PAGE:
Three Paragraphs

It’s very important to note that literary agents are busy people. If they are accepting unsolicited manuscripts, they need to be able to sort through authors’ queries quickly. So keep your query short; keep it simple. Keep it under 300 words. In general, the three-paragraph format has become popular:

  1. Hook the agent.
  2. Summarize the manuscript.
  3. Give a brief biography of yourself.

In paragraph one, your sole goal is to keep the agent reading. Don’t be kitschy, but do grab the agent’s attention with, as Agent Query calls it “a concise, one-sentence tagline for your book” (linked article is also useful in general for query letters!). You can also hook the agent with personalization about why this manuscript is ideal for his or her list, a mention if you have ever met this particular agent, or something else eye-catching. In addition, you might want to tell the agent why you are querying him or her (e.g. an interview you read, other clients he or she represents, etc.). In this hook, be sure to mention your manuscript’s title, word count, and genre, for example: “CINDERELLA IN SPACE is a 52,000 word young-adult novel.” Remember: it’s important not to be trite.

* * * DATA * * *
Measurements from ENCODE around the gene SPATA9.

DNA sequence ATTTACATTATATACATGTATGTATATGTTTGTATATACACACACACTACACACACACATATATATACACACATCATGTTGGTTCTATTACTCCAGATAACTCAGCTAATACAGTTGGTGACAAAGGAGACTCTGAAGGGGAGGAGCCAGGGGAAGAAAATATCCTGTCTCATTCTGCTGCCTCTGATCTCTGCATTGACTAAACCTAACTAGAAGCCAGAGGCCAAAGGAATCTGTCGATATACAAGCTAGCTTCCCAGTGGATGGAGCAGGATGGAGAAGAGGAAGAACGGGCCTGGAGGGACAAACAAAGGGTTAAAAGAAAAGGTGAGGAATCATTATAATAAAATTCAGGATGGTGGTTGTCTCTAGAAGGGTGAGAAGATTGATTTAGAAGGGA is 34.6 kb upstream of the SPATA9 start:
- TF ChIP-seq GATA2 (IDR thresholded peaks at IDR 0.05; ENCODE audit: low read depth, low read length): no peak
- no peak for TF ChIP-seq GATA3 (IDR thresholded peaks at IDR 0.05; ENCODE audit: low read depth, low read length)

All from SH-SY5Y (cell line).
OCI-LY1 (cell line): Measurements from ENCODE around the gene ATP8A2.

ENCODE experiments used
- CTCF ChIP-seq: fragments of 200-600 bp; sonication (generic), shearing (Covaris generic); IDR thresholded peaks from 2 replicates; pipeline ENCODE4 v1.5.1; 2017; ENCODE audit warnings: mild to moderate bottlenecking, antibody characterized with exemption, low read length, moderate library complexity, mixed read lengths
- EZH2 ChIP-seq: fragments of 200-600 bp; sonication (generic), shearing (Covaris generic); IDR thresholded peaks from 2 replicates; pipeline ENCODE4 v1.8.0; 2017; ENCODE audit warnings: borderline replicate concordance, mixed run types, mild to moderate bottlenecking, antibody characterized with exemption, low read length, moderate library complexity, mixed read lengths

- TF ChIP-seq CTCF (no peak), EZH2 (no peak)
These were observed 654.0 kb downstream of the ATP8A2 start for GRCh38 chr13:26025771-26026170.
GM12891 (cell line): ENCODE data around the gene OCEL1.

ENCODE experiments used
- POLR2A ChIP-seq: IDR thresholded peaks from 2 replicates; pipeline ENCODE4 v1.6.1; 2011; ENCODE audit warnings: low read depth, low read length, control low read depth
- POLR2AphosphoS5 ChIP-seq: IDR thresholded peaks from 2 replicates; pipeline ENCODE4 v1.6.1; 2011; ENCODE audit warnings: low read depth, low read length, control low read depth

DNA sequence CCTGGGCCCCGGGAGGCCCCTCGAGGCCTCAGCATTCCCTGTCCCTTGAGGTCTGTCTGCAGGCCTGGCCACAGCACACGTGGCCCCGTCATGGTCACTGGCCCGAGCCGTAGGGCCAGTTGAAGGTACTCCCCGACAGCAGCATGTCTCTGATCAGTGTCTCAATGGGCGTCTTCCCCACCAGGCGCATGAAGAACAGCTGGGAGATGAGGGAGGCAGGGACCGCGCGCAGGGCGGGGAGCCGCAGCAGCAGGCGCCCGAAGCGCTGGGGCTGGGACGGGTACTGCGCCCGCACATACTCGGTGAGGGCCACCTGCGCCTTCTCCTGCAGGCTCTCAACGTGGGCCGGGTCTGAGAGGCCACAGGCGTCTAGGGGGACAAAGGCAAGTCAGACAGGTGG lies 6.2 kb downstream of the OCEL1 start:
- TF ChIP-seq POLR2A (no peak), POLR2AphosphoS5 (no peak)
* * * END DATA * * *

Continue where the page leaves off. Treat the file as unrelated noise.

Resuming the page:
Paragraph two should summarize your manuscript concisely, hitting the most important and unique details. Who is the protagonist? What does he or she want? What makes this story interesting? Who is the audience for this book? Has the agent represented something similar? What are comparative titles whose audiences this manuscript might appeal to? Don’t go on forever here and don’t spoil the story; just state enough that the agent would want to read what you have sent or request pages.

The final paragraph should also be brief (as all of them should). Here, state in a sentence or two who you are. This is also the place where you can mention previously published works or accolades, particularly if they’re relevant to your current manuscript. If you have previously published books, it might due to mention those early on in the query (including publishers and publication years).

Finish your letter by respectfully thanking the agent for his or her time and consideration.


There you have it! You’re almost ready to begin writing your first query letter. However, there are still many things that you shouldn’t do when writing a query. Take some time to read about The Don’ts of querying, and then begin your draft.

A great resource as you workshop the query letter you’ve begun is Query Shark: a site where Janet Reid, an NYC literary agent, shows aspiring authors how to improve their query letters. Read through the entire archive (yes, the whole thing!) to learn great tips of how to improve your query letter.

And as you send out queries once yours is up to par, use Query Tracker or another site to organize your queries and responses.

As always, post any questions you have or send me a Tweet!